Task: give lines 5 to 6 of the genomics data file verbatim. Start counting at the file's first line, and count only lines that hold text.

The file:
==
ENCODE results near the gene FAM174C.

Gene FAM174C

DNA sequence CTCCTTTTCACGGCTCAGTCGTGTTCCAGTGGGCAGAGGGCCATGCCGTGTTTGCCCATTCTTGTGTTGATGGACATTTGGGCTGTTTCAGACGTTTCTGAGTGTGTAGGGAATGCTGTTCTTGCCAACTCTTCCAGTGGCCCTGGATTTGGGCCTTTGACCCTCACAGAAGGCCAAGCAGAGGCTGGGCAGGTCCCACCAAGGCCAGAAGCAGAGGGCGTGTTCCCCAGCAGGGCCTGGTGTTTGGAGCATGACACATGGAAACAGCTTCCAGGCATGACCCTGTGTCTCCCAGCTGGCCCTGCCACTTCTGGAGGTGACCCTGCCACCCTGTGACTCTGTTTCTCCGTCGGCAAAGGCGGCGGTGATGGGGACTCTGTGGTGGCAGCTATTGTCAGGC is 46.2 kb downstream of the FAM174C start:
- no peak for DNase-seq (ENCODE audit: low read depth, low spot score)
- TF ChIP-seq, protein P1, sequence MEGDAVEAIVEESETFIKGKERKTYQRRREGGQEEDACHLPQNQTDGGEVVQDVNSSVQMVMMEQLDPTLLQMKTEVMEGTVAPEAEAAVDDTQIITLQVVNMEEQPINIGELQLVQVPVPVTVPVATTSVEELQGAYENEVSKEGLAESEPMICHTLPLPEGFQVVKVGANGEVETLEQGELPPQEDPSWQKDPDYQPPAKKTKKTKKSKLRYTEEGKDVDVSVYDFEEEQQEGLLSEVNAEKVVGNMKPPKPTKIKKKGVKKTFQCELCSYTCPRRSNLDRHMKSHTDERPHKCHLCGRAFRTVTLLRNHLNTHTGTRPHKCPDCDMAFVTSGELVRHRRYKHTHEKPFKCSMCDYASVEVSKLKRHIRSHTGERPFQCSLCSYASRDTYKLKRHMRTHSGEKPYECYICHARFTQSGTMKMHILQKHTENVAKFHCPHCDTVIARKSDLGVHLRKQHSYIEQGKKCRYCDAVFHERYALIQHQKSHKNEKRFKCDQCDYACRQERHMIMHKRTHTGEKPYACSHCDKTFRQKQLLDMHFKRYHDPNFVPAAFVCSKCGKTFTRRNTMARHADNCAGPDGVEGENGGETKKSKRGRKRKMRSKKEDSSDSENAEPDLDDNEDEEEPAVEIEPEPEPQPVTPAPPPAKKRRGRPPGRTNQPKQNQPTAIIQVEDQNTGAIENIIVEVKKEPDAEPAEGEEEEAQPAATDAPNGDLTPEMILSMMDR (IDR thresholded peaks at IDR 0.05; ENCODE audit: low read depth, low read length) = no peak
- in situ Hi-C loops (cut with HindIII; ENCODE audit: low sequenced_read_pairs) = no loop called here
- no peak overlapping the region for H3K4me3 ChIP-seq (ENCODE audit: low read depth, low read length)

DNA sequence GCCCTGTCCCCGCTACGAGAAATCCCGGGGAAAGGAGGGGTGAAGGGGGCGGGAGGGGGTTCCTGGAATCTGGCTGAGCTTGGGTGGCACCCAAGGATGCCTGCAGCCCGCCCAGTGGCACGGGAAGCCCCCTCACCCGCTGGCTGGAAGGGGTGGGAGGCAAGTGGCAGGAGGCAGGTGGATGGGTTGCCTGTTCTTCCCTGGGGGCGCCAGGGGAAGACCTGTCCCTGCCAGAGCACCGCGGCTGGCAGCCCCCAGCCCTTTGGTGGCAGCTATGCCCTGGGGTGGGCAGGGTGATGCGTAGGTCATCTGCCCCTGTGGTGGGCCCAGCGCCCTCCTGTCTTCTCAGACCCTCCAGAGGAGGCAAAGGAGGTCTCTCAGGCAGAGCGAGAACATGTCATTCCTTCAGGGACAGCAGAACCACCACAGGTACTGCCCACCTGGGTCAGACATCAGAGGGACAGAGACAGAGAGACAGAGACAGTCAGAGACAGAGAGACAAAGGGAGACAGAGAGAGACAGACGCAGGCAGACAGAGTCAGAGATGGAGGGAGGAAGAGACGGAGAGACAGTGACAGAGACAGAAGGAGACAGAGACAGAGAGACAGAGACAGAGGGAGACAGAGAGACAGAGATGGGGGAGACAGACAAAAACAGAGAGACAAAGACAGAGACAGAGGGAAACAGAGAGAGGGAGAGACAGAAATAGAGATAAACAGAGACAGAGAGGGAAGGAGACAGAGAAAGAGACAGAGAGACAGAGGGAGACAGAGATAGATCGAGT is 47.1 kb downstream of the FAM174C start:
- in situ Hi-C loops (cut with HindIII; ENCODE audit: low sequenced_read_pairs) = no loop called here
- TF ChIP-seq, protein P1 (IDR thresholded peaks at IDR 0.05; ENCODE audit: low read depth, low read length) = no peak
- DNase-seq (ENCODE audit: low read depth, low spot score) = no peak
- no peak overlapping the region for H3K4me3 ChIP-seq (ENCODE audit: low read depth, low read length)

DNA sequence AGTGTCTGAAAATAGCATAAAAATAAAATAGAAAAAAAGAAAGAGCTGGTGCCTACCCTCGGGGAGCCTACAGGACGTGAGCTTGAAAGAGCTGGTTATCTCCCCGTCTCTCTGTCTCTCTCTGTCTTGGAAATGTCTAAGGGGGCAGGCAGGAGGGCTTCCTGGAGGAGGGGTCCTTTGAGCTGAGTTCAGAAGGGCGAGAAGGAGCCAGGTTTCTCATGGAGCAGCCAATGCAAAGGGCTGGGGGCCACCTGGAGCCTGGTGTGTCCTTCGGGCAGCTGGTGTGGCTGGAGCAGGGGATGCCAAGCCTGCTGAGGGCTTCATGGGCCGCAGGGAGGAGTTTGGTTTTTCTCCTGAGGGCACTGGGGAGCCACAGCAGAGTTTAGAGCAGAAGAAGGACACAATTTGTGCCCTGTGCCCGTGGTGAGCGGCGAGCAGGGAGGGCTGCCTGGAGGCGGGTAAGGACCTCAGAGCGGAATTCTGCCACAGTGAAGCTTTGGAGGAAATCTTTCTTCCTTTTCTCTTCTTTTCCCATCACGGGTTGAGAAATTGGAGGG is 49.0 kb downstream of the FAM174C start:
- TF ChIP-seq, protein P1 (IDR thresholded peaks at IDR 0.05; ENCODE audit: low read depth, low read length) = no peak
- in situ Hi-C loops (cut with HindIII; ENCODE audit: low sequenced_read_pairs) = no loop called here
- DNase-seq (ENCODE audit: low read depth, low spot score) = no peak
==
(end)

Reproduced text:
- TF ChIP-seq, protein P1, sequence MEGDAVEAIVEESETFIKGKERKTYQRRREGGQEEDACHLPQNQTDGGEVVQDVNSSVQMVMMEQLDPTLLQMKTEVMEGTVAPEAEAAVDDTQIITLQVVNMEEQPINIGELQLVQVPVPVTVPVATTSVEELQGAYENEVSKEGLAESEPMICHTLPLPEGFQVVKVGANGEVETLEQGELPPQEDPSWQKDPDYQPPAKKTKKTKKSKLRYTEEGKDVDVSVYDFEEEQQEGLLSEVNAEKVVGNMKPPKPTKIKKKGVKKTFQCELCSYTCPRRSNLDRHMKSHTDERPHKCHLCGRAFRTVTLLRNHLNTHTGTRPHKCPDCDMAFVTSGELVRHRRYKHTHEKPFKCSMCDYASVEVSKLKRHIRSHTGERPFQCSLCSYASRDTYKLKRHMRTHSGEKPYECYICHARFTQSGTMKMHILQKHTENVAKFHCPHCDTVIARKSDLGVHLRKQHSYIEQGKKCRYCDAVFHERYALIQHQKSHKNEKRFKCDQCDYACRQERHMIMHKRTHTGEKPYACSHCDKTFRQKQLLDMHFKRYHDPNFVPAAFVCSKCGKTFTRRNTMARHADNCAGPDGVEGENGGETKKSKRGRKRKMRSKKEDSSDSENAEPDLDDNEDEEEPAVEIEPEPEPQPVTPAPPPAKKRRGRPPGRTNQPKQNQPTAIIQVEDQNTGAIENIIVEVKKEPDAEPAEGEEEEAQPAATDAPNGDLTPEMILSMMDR (IDR thresholded peaks at IDR 0.05; ENCODE audit: low read depth, low read length) = no peak
- in situ Hi-C loops (cut with HindIII; ENCODE audit: low sequenced_read_pairs) = no loop called here